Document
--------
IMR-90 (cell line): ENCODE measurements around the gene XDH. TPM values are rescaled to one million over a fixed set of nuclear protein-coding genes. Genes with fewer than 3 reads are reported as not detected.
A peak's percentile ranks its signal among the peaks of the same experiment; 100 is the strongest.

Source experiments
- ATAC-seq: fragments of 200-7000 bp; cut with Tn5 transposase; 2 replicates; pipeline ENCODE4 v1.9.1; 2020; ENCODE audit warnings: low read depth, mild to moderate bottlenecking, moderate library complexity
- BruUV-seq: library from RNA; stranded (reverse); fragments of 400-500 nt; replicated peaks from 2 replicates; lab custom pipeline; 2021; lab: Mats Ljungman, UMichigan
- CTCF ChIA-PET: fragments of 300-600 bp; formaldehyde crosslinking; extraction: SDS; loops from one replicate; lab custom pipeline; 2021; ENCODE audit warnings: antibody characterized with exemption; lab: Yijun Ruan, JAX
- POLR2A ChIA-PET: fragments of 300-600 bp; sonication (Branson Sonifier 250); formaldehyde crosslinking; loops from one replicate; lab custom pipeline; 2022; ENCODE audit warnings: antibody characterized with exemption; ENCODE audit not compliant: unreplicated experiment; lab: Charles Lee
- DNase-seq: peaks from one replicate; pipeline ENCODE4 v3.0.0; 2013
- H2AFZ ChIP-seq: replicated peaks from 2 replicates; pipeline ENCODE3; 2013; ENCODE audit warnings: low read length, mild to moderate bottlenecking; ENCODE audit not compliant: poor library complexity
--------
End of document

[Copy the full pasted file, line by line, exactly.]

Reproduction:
IMR-90 (cell line): ENCODE measurements around the gene XDH. TPM values are rescaled to one million over a fixed set of nuclear protein-coding genes. Genes with fewer than 3 reads are reported as not detected.
A peak's percentile ranks its signal among the peaks of the same experiment; 100 is the strongest.

Source experiments
- ATAC-seq: fragments of 200-7000 bp; cut with Tn5 transposase; 2 replicates; pipeline ENCODE4 v1.9.1; 2020; ENCODE audit warnings: low read depth, mild to moderate bottlenecking, moderate library complexity
- BruUV-seq: library from RNA; stranded (reverse); fragments of 400-500 nt; replicated peaks from 2 replicates; lab custom pipeline; 2021; lab: Mats Ljungman, UMichigan
- CTCF ChIA-PET: fragments of 300-600 bp; formaldehyde crosslinking; extraction: SDS; loops from one replicate; lab custom pipeline; 2021; ENCODE audit warnings: antibody characterized with exemption; lab: Yijun Ruan, JAX
- POLR2A ChIA-PET: fragments of 300-600 bp; sonication (Branson Sonifier 250); formaldehyde crosslinking; loops from one replicate; lab custom pipeline; 2022; ENCODE audit warnings: antibody characterized with exemption; ENCODE audit not compliant: unreplicated experiment; lab: Charles Lee
- DNase-seq: peaks from one replicate; pipeline ENCODE4 v3.0.0; 2013
- H2AFZ ChIP-seq: replicated peaks from 2 replicates; pipeline ENCODE3; 2013; ENCODE audit warnings: low read length, mild to moderate bottlenecking; ENCODE audit not compliant: poor library complexity